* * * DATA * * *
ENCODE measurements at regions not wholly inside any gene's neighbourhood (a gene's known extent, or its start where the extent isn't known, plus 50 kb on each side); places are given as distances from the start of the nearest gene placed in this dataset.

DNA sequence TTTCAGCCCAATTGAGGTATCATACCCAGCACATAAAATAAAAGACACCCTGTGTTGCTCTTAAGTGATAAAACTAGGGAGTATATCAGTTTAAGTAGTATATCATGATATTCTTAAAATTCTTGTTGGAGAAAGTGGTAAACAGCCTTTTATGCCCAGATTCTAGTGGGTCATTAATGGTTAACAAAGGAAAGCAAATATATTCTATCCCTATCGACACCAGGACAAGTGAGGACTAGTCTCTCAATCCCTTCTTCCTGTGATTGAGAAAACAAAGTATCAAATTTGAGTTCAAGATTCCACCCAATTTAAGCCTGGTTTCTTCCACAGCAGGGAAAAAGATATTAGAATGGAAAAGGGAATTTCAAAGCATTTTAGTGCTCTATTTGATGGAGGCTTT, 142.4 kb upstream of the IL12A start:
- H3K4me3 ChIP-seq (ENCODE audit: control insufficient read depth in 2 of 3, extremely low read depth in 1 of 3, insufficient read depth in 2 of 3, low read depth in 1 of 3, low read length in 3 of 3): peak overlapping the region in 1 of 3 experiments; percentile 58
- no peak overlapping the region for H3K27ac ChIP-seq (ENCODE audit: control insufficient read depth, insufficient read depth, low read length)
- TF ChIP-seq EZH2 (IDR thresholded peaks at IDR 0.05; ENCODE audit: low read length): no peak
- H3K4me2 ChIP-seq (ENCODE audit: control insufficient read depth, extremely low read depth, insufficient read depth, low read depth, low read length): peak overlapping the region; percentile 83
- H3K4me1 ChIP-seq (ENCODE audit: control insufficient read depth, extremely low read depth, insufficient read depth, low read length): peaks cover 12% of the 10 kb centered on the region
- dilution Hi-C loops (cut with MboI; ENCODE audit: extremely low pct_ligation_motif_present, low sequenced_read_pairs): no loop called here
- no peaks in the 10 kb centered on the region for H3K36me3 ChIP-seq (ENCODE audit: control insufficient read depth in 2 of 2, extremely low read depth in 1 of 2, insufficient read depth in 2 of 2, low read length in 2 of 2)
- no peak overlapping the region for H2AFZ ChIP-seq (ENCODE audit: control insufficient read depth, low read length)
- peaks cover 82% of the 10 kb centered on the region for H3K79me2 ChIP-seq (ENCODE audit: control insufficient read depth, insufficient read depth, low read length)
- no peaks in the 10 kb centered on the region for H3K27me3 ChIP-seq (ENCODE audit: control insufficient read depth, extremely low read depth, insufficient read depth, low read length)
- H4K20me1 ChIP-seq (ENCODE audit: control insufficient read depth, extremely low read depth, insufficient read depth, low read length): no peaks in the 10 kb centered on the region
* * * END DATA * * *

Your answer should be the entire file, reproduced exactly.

ENCODE measurements at regions not wholly inside any gene's neighbourhood (a gene's known extent, or its start where the extent isn't known, plus 50 kb on each side); places are given as distances from the start of the nearest gene placed in this dataset.

DNA sequence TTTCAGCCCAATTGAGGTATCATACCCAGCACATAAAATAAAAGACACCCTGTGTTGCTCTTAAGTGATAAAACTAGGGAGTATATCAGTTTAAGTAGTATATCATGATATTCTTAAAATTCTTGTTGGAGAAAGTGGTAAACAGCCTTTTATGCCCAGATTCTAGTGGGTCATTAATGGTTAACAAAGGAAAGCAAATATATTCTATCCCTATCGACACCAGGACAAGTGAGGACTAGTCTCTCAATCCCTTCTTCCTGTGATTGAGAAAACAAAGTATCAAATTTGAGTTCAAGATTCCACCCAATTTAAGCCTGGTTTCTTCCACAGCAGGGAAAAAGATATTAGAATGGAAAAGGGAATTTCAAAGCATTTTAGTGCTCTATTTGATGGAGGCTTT, 142.4 kb upstream of the IL12A start:
- H3K4me3 ChIP-seq (ENCODE audit: control insufficient read depth in 2 of 3, extremely low read depth in 1 of 3, insufficient read depth in 2 of 3, low read depth in 1 of 3, low read length in 3 of 3): peak overlapping the region in 1 of 3 experiments; percentile 58
- no peak overlapping the region for H3K27ac ChIP-seq (ENCODE audit: control insufficient read depth, insufficient read depth, low read length)
- TF ChIP-seq EZH2 (IDR thresholded peaks at IDR 0.05; ENCODE audit: low read length): no peak
- H3K4me2 ChIP-seq (ENCODE audit: control insufficient read depth, extremely low read depth, insufficient read depth, low read depth, low read length): peak overlapping the region; percentile 83
- H3K4me1 ChIP-seq (ENCODE audit: control insufficient read depth, extremely low read depth, insufficient read depth, low read length): peaks cover 12% of the 10 kb centered on the region
- dilution Hi-C loops (cut with MboI; ENCODE audit: extremely low pct_ligation_motif_present, low sequenced_read_pairs): no loop called here
- no peaks in the 10 kb centered on the region for H3K36me3 ChIP-seq (ENCODE audit: control insufficient read depth in 2 of 2, extremely low read depth in 1 of 2, insufficient read depth in 2 of 2, low read length in 2 of 2)
- no peak overlapping the region for H2AFZ ChIP-seq (ENCODE audit: control insufficient read depth, low read length)
- peaks cover 82% of the 10 kb centered on the region for H3K79me2 ChIP-seq (ENCODE audit: control insufficient read depth, insufficient read depth, low read length)
- no peaks in the 10 kb centered on the region for H3K27me3 ChIP-seq (ENCODE audit: control insufficient read depth, extremely low read depth, insufficient read depth, low read length)
- H4K20me1 ChIP-seq (ENCODE audit: control insufficient read depth, extremely low read depth, insufficient read depth, low read length): no peaks in the 10 kb centered on the region